Getting Attention from the Wrong People on LinkedIn?

So you posted the blog of a lifetime, one you were sure was going to catapult your business into overnight success. And what did you get instead? Five likes: 2 from competitors, 1 from someone trying to sell you accounting software, 1 from a recruiter, and 1 from a lady in Oklahoma who sells porcelain unicorn statues.

Most people would sum up their LinkedIn experience this way. You’re getting plenty of attention, but none from the buyers of your product or service.

If this is you, here is one reason why.

You are failing to capture your buyer because you’re not saying anything **truly unique**.

Now, please pay close attention here. By that I mean unique to the reader, not to you (the writer.) It is imperative that you must say something that nobody else on earth has ever said before to this audience. “Truly unique” gets attention. The problem is, people misunderstand what “truly unique” means.

Let me provide you with an example of “truly unique”. The most successful piece I have ever written was a blog about how I passed the CFA Exam having an English major and no background in finance, and how people at work actually took bets against me passing. See, nobody else ever wrote a blog about having to overcome that much adversity. The idea of somebody like me attempting this was defiant to logic. When I told people I was going to take the exam, everybody told me not to try because I was the opposite of what they imagined a CFA charterholder to be. Most CFA candidates are male, not female. Most CFA candidates aren’t down to earth, relatable, humorous, creative writing rebels with a lion’s mane of curly brown hair like me, they’re pocket protected, formula-spouting math nerds. I showed the CFA world something they had never seen before, and I rocked them. The blog and the video generated enough leads to enable me to launch a second business line providing coaching services for financial services professionals. Link is here: Discouraged? Don't be! Listen to my story about the CFA exam.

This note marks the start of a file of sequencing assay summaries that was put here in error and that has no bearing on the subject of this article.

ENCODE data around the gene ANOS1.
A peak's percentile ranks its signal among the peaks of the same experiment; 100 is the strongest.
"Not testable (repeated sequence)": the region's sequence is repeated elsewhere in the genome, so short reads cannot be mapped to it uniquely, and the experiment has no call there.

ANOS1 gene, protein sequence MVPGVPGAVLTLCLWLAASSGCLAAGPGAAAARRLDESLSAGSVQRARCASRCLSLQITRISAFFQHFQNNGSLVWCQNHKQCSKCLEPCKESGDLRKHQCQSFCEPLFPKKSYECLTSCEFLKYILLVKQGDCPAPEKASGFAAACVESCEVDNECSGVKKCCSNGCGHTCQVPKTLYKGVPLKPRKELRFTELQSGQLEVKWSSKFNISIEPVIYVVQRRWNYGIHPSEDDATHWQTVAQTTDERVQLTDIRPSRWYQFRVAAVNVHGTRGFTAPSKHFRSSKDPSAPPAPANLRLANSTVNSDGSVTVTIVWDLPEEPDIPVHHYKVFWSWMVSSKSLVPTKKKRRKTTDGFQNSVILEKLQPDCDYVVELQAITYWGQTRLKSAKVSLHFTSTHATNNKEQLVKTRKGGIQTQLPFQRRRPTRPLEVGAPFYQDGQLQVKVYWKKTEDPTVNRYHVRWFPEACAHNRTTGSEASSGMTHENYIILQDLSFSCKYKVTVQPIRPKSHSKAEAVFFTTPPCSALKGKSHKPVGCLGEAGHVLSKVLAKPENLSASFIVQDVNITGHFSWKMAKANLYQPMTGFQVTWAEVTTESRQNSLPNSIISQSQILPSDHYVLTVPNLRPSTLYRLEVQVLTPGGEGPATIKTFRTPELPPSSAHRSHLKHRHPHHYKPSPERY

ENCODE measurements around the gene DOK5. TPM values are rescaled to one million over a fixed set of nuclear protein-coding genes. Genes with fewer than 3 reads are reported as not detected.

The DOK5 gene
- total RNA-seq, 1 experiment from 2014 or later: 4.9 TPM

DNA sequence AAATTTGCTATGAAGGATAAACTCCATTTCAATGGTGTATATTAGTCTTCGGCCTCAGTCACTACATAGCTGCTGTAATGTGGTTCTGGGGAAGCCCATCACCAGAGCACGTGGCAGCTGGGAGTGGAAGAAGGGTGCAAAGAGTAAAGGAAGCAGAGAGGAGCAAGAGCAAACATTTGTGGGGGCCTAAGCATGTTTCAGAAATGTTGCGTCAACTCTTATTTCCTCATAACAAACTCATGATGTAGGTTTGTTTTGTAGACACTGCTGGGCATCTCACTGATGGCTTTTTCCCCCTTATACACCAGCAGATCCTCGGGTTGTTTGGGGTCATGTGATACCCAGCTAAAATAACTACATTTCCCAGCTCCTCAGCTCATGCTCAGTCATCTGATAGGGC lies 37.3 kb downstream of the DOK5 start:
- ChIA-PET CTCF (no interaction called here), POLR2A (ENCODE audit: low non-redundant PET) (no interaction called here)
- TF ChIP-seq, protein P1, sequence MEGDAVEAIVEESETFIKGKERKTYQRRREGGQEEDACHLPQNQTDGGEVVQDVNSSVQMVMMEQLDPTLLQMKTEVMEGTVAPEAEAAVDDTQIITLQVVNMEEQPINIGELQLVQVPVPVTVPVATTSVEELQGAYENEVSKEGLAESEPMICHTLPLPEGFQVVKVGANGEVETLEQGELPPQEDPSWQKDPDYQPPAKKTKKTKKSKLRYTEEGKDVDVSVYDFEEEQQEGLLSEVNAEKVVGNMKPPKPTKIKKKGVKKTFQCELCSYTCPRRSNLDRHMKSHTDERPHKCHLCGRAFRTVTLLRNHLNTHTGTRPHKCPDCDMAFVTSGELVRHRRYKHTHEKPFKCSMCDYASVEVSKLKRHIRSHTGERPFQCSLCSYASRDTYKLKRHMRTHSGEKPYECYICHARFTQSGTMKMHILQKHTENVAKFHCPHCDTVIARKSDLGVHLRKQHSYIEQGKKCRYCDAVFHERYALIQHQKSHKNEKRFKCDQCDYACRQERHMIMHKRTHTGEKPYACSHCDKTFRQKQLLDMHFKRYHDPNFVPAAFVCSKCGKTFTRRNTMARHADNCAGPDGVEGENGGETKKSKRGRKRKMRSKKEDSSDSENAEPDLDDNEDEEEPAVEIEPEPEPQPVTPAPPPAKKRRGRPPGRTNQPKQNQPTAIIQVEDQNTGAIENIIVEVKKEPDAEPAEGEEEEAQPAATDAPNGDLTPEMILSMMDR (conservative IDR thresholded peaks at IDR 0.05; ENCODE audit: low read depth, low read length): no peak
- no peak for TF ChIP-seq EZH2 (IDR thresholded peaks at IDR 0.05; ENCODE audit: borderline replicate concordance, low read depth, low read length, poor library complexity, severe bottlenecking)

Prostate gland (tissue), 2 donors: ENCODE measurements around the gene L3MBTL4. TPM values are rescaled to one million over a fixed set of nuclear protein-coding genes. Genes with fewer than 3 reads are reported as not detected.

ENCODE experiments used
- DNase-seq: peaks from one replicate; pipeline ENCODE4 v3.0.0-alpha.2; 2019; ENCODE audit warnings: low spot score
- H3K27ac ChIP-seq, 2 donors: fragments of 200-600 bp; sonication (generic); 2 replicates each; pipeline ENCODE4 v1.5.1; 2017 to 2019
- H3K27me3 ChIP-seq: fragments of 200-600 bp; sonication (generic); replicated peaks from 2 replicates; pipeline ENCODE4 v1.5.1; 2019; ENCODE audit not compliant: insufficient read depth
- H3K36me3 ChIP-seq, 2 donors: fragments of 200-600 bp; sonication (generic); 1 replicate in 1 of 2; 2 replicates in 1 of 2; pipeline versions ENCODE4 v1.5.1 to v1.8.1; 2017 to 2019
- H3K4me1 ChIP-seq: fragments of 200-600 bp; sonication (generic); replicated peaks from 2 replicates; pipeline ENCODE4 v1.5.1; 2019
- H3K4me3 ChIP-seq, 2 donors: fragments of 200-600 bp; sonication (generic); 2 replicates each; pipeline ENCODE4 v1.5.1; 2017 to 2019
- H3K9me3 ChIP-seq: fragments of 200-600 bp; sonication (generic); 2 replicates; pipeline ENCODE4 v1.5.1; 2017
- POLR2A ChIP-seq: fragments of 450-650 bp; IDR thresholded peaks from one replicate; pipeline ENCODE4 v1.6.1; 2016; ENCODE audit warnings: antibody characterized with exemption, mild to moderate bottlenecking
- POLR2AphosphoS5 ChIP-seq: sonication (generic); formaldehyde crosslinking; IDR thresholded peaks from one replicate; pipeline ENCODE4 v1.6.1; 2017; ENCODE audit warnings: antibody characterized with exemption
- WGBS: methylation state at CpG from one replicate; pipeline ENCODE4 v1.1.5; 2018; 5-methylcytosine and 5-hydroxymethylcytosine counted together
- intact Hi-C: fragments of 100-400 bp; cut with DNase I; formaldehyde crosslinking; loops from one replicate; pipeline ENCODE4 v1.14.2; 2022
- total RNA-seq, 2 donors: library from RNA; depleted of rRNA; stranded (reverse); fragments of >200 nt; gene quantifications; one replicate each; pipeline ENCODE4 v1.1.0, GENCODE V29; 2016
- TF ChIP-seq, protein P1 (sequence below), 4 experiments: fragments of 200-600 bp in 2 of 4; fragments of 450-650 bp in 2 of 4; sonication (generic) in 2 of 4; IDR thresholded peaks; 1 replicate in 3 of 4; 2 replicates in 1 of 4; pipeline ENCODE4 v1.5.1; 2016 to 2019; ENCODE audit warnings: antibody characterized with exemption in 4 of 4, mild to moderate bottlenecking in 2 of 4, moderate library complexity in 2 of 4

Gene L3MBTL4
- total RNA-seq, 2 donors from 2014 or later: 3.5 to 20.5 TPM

Try this litmus test. If your competitors are liking the blog, that shows you’ve written something that a seller, not a buyer, would have an interest in.

While there is a myriad of information on the Internet, most of it is very general, vague, and generic. This is because people want to cast the net wide or they don’t want to give away the secret sauce. I’m saying the opposite. Cast the net as narrow and deep as possible. You don’t need the whole universe’s attention. The moment you put something finely targeted out there, the leads will coming running from all corners of the globe. You’ll get enough people, trust me.

Maybe this solves the problem, maybe not. Without knowing your specific situation this is all just hypothesis, but if you want me to take a look and tell you what I think, please send me an email.